Perhaps in this picture we are looking at several cells contained within boundaries formed by the organs, which are within the skin of an organism. Or perhaps we are looking at molecules that are within range of each others’ electromagnetic charges. Or maybe we’re looking at probability distributions of subatomic particles. The exact level doesn’t matter – we can use the same language, and see similar structures.

Natural systems have many important properties as described on the other pages of this wiki so we already know how these systems behave. We know their behaviour has a significant stochastic element – there is randomness in whatever these things do. We know they behave asynchronously – there’s no inherent coordination underlying their function. They do things in parallel, so while they may not all exhibit a specific behaviour at the same time (which would then be synchronous), there’s nothing to stop them from doing their thing within the same period of time that others do something.

Clearly these hierarchies of systems are autonomous – they need no intelligence to organise them. They also seem to be homeostatic and fault tolerant. They “like” being in their hierarchies and in their scopes so much that they will restore themselves if damaged (even atoms “prefer” to have a certain number of electrons and neutrons and will grab more or discard extra if the number is not in balance). Systems are definitely robust, for example, you don’t normally see gravity “crash” or electromagnetism “break.” There are definitely a lot of systems in the universe, with no sign of a central controller, so we can call them distributed. There appears to be almost no limit to the number of hierarchies or the different arrangements of scopes, so our systems are open-ended and complex.

Every system is approximate. Although not shown in the picture, every system is usually made from other systems, so you could substitute each system with one or more other systems if they are exactly equivalent. So we could choose to talk about you being a single system, or we could talk about you being a collection of tens of systems (organs), or of trillions of systems (cells). This means whenever we use this language we must choose the level of abstraction (the level of the hierarchy) that we wish to focus upon, and we always recognise that the description is an approximation. There is probably always going to be a different way of expressing each system so each could always be replaced with a different set. The system is a way of talking about and summarising reality while recognising that the words are never absolutely right.1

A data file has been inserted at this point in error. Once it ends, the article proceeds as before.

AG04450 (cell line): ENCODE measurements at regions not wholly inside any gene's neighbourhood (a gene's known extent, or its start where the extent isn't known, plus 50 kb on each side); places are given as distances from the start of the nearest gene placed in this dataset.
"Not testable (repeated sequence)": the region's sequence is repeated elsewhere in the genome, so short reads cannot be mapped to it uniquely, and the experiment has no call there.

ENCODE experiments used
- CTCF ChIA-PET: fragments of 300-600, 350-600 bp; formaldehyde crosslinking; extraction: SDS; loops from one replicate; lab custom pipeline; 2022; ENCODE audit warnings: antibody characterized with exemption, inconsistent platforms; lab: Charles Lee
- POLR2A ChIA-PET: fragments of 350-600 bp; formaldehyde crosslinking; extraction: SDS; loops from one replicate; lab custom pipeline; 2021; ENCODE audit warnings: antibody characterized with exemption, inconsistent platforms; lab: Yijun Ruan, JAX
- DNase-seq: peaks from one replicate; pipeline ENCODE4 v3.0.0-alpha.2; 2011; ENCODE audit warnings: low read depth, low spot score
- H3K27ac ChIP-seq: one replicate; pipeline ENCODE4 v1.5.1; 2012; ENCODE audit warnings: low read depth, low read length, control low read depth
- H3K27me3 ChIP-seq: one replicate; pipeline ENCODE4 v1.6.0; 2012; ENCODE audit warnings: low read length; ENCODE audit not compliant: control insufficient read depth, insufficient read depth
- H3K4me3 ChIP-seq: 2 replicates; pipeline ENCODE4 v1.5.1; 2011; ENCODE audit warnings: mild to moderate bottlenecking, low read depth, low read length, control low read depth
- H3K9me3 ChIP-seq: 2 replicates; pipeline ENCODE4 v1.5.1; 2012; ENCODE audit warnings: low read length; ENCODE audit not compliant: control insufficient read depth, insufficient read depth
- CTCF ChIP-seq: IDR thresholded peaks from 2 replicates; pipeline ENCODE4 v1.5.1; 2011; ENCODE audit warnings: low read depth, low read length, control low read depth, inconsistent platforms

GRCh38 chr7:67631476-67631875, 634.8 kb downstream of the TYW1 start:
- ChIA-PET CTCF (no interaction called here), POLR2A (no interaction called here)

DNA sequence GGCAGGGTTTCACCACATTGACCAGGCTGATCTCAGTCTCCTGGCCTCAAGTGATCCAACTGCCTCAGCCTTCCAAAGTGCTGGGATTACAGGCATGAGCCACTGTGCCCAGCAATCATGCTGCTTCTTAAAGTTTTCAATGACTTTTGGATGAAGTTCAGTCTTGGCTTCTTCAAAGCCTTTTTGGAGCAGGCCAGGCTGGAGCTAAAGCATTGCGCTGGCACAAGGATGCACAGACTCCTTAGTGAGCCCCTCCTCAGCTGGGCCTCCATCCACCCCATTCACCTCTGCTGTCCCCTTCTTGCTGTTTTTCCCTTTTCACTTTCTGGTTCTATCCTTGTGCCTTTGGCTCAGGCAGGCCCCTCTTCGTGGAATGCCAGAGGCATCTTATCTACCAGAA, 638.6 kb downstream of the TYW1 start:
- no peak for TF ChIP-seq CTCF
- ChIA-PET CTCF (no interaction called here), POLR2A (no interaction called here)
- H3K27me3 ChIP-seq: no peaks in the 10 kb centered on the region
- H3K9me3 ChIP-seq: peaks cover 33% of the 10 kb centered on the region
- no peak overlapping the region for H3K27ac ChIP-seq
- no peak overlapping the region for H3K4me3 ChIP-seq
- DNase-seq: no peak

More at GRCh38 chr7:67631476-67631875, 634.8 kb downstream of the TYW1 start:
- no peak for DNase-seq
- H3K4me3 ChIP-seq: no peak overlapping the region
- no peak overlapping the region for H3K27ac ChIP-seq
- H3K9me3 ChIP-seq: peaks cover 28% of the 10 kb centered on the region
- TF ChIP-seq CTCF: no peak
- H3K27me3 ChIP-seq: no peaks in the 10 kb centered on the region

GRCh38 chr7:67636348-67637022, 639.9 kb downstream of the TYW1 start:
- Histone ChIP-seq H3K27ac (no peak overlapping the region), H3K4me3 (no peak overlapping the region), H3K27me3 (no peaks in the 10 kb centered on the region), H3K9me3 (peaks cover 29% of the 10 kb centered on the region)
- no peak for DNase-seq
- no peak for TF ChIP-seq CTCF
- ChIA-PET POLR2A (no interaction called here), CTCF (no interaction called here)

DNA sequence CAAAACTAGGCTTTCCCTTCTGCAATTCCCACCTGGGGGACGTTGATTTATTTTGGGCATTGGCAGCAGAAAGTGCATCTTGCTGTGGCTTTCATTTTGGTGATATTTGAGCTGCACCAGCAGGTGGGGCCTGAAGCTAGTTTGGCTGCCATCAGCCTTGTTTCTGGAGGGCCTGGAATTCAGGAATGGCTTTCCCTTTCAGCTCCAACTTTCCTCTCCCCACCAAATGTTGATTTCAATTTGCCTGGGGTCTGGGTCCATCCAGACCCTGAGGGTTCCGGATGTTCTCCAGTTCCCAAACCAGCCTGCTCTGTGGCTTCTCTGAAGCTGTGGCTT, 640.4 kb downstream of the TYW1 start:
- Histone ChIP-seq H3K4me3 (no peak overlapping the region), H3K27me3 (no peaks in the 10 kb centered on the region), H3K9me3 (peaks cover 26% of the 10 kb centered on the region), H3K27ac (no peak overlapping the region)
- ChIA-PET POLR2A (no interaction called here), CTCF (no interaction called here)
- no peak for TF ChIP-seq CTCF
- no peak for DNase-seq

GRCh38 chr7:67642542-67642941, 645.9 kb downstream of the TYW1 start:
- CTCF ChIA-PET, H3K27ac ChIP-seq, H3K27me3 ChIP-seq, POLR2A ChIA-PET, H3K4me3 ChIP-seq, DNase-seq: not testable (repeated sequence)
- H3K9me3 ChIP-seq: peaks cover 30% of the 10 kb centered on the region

Scopes are a little more complicated than we’ve discussed so far. Every system can act as a scope, where that scope behaves like a field – other systems may be partially or fully within that scope. Systems should only be able to interact if they are in the same scope as each other. (Or more correctly, the interaction of systems is a function of their membership of the same scope, so they might have a higher probability of interacting the more they share a greater membership.) Intuitively this means that things within the same region or boundary are more likely to interact, while those separated from each other are less likely. While systems are drawn as circles, the field may be any shape or have any properties. So we may wish to talk about gravitational field systems, or probability distribution systems, or human skin systems. In all cases we’re referring to a kind of boundary with some internal properties that affect the internal systems, external properties that effect external systems, and potentially fuzzy edges. This means every system may “overlap” every other system, even if it is to an infinitesimal degree (or to a very large degree), allowing our systems to merge with each other (or have partial memberships of each other). Systems can thus affect each other and be affected by each other to a large degree, making them very embodied. For example if a couple share a house then the scopes of the two people overlap, so they are likely to be able to interact with the same artefacts (that are in both their scopes) and with each other.